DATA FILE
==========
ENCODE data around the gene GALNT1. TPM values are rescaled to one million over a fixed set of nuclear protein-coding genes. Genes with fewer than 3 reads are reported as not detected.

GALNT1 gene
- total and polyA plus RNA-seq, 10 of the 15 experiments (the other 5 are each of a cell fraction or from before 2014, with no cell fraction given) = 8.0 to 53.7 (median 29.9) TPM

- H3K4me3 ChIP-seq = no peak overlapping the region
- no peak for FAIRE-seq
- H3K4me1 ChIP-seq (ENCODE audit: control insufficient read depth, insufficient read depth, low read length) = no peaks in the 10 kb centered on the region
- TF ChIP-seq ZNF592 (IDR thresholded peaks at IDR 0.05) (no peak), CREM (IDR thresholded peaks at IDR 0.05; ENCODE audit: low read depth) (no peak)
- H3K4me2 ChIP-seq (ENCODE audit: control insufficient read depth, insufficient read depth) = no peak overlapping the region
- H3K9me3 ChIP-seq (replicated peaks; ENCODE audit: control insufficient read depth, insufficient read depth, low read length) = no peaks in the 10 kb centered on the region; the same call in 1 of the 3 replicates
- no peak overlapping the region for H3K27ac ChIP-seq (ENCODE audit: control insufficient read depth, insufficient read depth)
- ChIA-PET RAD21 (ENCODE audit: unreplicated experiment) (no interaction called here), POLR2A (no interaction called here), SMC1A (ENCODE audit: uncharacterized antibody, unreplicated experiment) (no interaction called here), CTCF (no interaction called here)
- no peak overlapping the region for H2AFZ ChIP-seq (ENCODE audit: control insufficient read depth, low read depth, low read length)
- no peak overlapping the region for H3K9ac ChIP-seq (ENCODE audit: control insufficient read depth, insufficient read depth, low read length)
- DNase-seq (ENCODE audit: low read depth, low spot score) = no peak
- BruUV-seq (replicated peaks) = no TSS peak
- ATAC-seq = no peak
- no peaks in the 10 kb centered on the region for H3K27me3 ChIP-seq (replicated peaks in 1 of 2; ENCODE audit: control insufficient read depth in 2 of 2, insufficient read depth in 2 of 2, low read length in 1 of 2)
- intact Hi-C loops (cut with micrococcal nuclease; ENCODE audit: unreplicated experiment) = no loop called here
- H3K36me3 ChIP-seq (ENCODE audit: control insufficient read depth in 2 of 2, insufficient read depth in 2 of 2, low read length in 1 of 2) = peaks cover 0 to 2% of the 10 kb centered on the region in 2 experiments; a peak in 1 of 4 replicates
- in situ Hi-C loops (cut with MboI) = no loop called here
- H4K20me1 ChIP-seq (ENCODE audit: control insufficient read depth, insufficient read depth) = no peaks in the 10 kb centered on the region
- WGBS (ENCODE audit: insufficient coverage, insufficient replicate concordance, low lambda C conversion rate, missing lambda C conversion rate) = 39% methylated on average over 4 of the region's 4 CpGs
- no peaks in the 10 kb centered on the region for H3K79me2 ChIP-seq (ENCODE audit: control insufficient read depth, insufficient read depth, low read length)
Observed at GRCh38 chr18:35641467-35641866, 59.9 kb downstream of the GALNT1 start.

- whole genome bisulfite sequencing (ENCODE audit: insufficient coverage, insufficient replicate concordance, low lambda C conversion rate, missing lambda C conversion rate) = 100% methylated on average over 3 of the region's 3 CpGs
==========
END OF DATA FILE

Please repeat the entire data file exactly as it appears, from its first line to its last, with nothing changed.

ENCODE data around the gene GALNT1. TPM values are rescaled to one million over a fixed set of nuclear protein-coding genes. Genes with fewer than 3 reads are reported as not detected.

GALNT1 gene
- total and polyA plus RNA-seq, 10 of the 15 experiments (the other 5 are each of a cell fraction or from before 2014, with no cell fraction given) = 8.0 to 53.7 (median 29.9) TPM

- H3K4me3 ChIP-seq = no peak overlapping the region
- no peak for FAIRE-seq
- H3K4me1 ChIP-seq (ENCODE audit: control insufficient read depth, insufficient read depth, low read length) = no peaks in the 10 kb centered on the region
- TF ChIP-seq ZNF592 (IDR thresholded peaks at IDR 0.05) (no peak), CREM (IDR thresholded peaks at IDR 0.05; ENCODE audit: low read depth) (no peak)
- H3K4me2 ChIP-seq (ENCODE audit: control insufficient read depth, insufficient read depth) = no peak overlapping the region
- H3K9me3 ChIP-seq (replicated peaks; ENCODE audit: control insufficient read depth, insufficient read depth, low read length) = no peaks in the 10 kb centered on the region; the same call in 1 of the 3 replicates
- no peak overlapping the region for H3K27ac ChIP-seq (ENCODE audit: control insufficient read depth, insufficient read depth)
- ChIA-PET RAD21 (ENCODE audit: unreplicated experiment) (no interaction called here), POLR2A (no interaction called here), SMC1A (ENCODE audit: uncharacterized antibody, unreplicated experiment) (no interaction called here), CTCF (no interaction called here)
- no peak overlapping the region for H2AFZ ChIP-seq (ENCODE audit: control insufficient read depth, low read depth, low read length)
- no peak overlapping the region for H3K9ac ChIP-seq (ENCODE audit: control insufficient read depth, insufficient read depth, low read length)
- DNase-seq (ENCODE audit: low read depth, low spot score) = no peak
- BruUV-seq (replicated peaks) = no TSS peak
- ATAC-seq = no peak
- no peaks in the 10 kb centered on the region for H3K27me3 ChIP-seq (replicated peaks in 1 of 2; ENCODE audit: control insufficient read depth in 2 of 2, insufficient read depth in 2 of 2, low read length in 1 of 2)
- intact Hi-C loops (cut with micrococcal nuclease; ENCODE audit: unreplicated experiment) = no loop called here
- H3K36me3 ChIP-seq (ENCODE audit: control insufficient read depth in 2 of 2, insufficient read depth in 2 of 2, low read length in 1 of 2) = peaks cover 0 to 2% of the 10 kb centered on the region in 2 experiments; a peak in 1 of 4 replicates
- in situ Hi-C loops (cut with MboI) = no loop called here
- H4K20me1 ChIP-seq (ENCODE audit: control insufficient read depth, insufficient read depth) = no peaks in the 10 kb centered on the region
- WGBS (ENCODE audit: insufficient coverage, insufficient replicate concordance, low lambda C conversion rate, missing lambda C conversion rate) = 39% methylated on average over 4 of the region's 4 CpGs
- no peaks in the 10 kb centered on the region for H3K79me2 ChIP-seq (ENCODE audit: control insufficient read depth, insufficient read depth, low read length)
Observed at GRCh38 chr18:35641467-35641866, 59.9 kb downstream of the GALNT1 start.

- whole genome bisulfite sequencing (ENCODE audit: insufficient coverage, insufficient replicate concordance, low lambda C conversion rate, missing lambda C conversion rate) = 100% methylated on average over 3 of the region's 3 CpGs